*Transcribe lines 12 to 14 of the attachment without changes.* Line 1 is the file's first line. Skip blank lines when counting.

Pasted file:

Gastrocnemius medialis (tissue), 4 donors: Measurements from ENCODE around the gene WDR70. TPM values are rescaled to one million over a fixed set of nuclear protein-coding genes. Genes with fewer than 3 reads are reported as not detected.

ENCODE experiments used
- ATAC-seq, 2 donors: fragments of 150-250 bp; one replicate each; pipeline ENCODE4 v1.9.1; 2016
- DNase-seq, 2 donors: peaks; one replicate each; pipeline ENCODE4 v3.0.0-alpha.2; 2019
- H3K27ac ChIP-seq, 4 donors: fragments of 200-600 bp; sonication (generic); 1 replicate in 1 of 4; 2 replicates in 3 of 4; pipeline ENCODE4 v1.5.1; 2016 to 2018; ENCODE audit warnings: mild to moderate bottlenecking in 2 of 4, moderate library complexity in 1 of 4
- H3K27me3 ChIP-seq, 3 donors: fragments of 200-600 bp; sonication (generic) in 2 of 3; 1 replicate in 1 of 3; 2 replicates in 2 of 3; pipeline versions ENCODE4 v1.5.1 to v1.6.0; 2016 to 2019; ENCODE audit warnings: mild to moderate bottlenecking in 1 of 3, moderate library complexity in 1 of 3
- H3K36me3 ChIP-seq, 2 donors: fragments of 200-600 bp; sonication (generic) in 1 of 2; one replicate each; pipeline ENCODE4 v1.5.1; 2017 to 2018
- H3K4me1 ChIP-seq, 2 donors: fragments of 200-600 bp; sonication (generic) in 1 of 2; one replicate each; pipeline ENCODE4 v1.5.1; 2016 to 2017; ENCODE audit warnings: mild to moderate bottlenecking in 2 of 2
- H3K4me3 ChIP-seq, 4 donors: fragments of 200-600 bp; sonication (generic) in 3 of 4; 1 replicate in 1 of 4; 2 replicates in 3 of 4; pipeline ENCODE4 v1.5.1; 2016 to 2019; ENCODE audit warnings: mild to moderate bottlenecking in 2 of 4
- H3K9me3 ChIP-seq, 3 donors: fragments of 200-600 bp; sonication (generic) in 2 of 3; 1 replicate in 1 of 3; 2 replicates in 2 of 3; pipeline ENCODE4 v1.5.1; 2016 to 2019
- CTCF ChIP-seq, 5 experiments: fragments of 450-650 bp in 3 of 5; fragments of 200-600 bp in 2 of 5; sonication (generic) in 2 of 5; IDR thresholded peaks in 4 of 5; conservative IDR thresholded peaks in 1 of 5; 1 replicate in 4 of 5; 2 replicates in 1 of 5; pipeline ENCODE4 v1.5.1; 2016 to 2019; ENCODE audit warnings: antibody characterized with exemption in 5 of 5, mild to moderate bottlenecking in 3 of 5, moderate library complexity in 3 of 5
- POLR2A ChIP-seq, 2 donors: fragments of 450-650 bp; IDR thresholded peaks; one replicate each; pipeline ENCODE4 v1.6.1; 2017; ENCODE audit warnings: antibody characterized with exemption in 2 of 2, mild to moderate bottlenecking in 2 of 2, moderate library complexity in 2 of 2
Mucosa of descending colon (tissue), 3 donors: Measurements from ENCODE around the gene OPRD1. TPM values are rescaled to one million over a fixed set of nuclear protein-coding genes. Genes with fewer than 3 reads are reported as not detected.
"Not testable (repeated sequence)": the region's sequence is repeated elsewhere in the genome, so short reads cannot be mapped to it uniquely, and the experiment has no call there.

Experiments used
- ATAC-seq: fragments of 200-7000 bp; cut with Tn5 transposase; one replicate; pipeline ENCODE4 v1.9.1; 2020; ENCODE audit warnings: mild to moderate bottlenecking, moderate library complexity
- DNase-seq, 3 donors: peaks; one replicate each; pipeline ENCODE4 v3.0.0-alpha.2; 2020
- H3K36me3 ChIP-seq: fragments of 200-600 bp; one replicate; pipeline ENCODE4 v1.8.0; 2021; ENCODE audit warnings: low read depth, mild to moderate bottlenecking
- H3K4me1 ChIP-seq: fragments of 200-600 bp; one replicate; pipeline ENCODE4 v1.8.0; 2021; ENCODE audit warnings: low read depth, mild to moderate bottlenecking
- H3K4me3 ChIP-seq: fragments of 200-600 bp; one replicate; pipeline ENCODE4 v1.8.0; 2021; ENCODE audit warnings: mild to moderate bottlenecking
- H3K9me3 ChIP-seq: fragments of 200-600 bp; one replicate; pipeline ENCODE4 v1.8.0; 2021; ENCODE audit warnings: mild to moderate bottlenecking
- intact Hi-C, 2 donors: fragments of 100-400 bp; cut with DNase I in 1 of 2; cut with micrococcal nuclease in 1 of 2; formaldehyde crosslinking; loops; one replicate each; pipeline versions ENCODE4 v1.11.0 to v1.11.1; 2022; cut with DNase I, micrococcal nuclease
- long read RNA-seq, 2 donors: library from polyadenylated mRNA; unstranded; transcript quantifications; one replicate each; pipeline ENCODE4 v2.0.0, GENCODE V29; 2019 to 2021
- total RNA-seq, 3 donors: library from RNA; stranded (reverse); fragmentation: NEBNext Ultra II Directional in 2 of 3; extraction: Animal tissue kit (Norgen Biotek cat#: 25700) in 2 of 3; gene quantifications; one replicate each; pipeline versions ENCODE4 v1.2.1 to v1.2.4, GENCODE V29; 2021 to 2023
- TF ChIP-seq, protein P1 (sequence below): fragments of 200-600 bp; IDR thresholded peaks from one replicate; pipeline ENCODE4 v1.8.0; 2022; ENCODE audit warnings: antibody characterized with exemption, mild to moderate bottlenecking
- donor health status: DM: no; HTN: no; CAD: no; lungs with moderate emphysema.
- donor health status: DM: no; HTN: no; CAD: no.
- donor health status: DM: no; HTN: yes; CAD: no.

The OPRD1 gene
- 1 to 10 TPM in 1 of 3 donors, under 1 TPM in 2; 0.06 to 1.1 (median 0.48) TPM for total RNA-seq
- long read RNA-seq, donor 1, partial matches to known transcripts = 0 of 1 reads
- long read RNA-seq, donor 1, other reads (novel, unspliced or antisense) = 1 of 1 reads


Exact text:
- POLR2A ChIP-seq, 2 donors: fragments of 450-650 bp; IDR thresholded peaks; one replicate each; pipeline ENCODE4 v1.6.1; 2017; ENCODE audit warnings: antibody characterized with exemption in 2 of 2, mild to moderate bottlenecking in 2 of 2, moderate library complexity in 2 of 2
Mucosa of descending colon (tissue), 3 donors: Measurements from ENCODE around the gene OPRD1. TPM values are rescaled to one million over a fixed set of nuclear protein-coding genes. Genes with fewer than 3 reads are reported as not detected.
"Not testable (repeated sequence)": the region's sequence is repeated elsewhere in the genome, so short reads cannot be mapped to it uniquely, and the experiment has no call there.